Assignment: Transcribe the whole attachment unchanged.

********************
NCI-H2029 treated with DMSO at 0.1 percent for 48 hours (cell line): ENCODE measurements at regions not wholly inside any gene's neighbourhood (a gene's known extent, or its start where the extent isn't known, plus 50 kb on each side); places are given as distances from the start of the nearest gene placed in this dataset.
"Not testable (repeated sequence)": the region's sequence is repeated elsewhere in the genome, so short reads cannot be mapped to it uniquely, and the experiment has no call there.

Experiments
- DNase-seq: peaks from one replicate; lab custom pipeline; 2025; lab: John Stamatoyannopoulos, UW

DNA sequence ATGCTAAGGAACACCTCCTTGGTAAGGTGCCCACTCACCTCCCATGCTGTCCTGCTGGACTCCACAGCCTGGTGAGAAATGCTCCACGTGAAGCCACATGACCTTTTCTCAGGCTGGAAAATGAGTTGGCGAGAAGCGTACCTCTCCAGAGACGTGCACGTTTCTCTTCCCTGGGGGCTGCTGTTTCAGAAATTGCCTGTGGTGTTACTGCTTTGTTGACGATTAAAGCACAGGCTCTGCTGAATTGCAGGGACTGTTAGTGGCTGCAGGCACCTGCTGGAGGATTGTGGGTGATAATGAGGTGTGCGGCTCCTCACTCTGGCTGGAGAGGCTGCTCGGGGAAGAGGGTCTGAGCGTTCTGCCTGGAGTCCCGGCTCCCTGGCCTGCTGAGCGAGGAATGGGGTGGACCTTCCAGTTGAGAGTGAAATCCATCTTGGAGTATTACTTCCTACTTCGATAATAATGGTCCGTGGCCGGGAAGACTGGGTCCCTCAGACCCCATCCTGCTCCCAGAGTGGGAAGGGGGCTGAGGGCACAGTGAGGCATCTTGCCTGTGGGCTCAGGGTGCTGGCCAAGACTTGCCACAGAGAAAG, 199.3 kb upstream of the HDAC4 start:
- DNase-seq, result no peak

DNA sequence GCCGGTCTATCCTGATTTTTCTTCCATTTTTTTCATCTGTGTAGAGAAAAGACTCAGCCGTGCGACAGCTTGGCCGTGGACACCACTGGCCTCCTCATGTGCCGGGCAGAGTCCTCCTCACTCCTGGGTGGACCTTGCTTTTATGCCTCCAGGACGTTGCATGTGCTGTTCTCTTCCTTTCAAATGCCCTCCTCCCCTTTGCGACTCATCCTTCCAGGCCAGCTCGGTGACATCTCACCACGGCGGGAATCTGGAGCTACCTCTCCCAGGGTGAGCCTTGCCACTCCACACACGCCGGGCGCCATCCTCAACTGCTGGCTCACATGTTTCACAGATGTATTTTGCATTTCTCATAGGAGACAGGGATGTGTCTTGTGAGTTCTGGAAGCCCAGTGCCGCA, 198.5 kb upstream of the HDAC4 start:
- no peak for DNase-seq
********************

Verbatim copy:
NCI-H2029 treated with DMSO at 0.1 percent for 48 hours (cell line): ENCODE measurements at regions not wholly inside any gene's neighbourhood (a gene's known extent, or its start where the extent isn't known, plus 50 kb on each side); places are given as distances from the start of the nearest gene placed in this dataset.
"Not testable (repeated sequence)": the region's sequence is repeated elsewhere in the genome, so short reads cannot be mapped to it uniquely, and the experiment has no call there.

Experiments
- DNase-seq: peaks from one replicate; lab custom pipeline; 2025; lab: John Stamatoyannopoulos, UW

DNA sequence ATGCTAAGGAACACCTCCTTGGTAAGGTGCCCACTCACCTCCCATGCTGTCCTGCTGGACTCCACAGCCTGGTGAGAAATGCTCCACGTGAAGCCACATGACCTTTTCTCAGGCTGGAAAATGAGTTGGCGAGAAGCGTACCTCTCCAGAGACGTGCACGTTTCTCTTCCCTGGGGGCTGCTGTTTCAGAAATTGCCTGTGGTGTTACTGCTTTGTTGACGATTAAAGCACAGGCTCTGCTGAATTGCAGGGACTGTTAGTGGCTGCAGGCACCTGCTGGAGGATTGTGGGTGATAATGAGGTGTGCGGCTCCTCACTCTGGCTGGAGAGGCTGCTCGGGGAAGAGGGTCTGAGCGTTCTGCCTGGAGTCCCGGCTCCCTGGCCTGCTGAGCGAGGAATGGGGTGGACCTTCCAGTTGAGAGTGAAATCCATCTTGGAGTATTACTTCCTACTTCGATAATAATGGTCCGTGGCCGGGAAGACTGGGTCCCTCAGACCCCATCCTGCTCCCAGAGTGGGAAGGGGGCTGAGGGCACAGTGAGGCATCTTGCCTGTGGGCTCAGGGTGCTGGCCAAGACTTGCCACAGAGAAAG, 199.3 kb upstream of the HDAC4 start:
- DNase-seq, result no peak

DNA sequence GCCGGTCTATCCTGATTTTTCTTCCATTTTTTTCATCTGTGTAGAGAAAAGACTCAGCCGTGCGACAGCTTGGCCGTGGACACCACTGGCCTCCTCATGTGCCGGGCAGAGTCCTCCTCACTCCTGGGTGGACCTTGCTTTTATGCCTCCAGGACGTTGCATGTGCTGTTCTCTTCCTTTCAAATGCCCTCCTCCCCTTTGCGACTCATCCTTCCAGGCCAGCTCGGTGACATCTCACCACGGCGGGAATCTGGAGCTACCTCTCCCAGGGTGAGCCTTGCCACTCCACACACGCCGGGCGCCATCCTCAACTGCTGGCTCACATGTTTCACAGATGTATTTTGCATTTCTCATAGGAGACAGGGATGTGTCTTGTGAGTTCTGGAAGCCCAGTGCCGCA, 198.5 kb upstream of the HDAC4 start:
- no peak for DNase-seq